Sixteen years ago tonight, I was living in northern Michigan and I was over nine months pregnant. Our twins were almost five years old. My baby had been due on February 17th and there it was, February 25th. I’d woken up in labor before dawn and spent the whole day breathing through contractions and trying to rest. (I was really too excited to rest, though.)
The next day, February 26, my house would be full of midwives, their children and babies and helpful church ladies who were taking care of my children (who were almost five years old).
When my labor would stall, midwives would take me for a ride in a full-sized van that belonged to the midwife who was not Amish. I’d wear my flannel purple nightgown covered by a coat and slippers. The midwives had no pitocin, of course. Instead, they’d plan to drive down bumpy country roads to kick-start my labor.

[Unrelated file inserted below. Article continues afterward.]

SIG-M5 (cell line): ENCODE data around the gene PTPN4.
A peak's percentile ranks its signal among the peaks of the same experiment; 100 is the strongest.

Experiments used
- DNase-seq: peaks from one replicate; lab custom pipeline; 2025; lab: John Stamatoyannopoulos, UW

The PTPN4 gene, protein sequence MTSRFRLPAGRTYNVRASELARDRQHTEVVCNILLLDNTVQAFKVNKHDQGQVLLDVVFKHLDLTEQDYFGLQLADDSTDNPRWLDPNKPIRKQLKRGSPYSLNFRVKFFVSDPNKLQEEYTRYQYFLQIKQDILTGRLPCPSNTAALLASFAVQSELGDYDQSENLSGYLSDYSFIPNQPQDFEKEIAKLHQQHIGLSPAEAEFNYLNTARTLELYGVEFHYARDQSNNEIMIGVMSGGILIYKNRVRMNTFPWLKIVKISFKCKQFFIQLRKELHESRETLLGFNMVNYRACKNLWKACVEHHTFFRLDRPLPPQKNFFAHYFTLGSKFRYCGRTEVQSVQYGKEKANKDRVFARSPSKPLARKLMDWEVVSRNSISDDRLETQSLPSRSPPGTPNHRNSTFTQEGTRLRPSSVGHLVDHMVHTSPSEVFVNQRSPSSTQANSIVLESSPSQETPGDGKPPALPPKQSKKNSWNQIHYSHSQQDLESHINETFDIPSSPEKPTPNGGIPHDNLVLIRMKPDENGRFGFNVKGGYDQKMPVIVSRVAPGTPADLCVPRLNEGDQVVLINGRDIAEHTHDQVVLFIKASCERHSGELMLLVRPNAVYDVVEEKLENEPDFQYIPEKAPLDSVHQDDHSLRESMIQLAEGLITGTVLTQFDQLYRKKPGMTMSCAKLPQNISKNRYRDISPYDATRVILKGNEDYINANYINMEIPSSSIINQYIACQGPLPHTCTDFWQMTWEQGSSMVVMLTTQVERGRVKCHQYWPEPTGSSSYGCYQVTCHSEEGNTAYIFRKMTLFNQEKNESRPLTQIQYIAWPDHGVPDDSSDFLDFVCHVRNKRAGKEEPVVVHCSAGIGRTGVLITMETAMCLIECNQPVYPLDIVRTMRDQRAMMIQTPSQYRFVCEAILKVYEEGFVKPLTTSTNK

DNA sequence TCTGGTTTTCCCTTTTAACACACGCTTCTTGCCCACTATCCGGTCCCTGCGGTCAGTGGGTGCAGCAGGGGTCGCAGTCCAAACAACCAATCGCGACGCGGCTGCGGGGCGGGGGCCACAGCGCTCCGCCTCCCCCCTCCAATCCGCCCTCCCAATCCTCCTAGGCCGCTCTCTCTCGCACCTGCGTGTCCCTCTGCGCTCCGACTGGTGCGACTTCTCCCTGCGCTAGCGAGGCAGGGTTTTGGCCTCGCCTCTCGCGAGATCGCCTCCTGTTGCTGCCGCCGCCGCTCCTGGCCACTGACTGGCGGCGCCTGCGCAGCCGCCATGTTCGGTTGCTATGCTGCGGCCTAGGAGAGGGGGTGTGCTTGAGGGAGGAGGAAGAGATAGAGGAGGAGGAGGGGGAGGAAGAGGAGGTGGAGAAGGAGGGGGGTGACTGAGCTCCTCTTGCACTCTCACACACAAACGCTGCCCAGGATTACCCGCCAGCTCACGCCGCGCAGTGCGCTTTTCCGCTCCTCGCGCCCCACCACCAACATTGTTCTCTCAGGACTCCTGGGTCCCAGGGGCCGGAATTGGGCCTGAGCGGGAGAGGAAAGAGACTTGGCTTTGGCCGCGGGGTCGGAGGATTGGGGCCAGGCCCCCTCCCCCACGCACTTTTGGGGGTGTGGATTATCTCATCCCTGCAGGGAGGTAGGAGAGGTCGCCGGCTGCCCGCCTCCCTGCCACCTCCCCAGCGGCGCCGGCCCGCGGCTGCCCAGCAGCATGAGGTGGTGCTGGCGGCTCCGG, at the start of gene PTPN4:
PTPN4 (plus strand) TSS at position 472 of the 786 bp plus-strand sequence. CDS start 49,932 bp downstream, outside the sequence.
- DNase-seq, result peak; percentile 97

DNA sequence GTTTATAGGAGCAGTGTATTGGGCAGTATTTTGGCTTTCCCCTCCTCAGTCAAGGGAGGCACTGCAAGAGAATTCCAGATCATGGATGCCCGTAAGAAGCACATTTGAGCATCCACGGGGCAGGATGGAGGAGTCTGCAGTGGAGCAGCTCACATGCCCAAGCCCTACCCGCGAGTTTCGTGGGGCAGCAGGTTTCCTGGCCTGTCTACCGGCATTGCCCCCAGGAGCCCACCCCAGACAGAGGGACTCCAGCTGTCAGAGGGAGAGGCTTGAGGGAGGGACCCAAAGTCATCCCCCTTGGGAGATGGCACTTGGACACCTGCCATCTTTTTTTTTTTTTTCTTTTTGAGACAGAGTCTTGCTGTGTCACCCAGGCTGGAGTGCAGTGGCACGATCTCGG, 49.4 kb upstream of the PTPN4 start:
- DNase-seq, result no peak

I think getting pulled over by the sheriff is what did the trick. I was panicked, thinking I’d be ticketing for laboring in a van without a seatbelt. It turned out the midwife driving the van knew the sheriff and he’d pulled her over because she was driving too slow on the county highway. He didn’t seem to think it was weird that the midwife was transporting a panting woman in labor and a tiny Amish woman in a huge white van. (But what do I know, really? I was focused on breathing in 2- 3- 4-5-6-7-8-9-10 and out 2-3-4-5-6-7-8-9-10.)
It’s always strange to know exactly what you were doing at a precise moment years earlier. It’s mind-blowing to imagine the you that you were then seeing the you that you are now, sitting in a house in southern California, musing over how fast time goes and wondering–with a little fear and trepidation–about where you might be in sixteen years. When I do the calculations and add up the years, I can’t even picture my baby boy as a 32-year old man.
It’s hard enough to believe he’ll be sixteen tomorrow. He’ll always be my baby boy.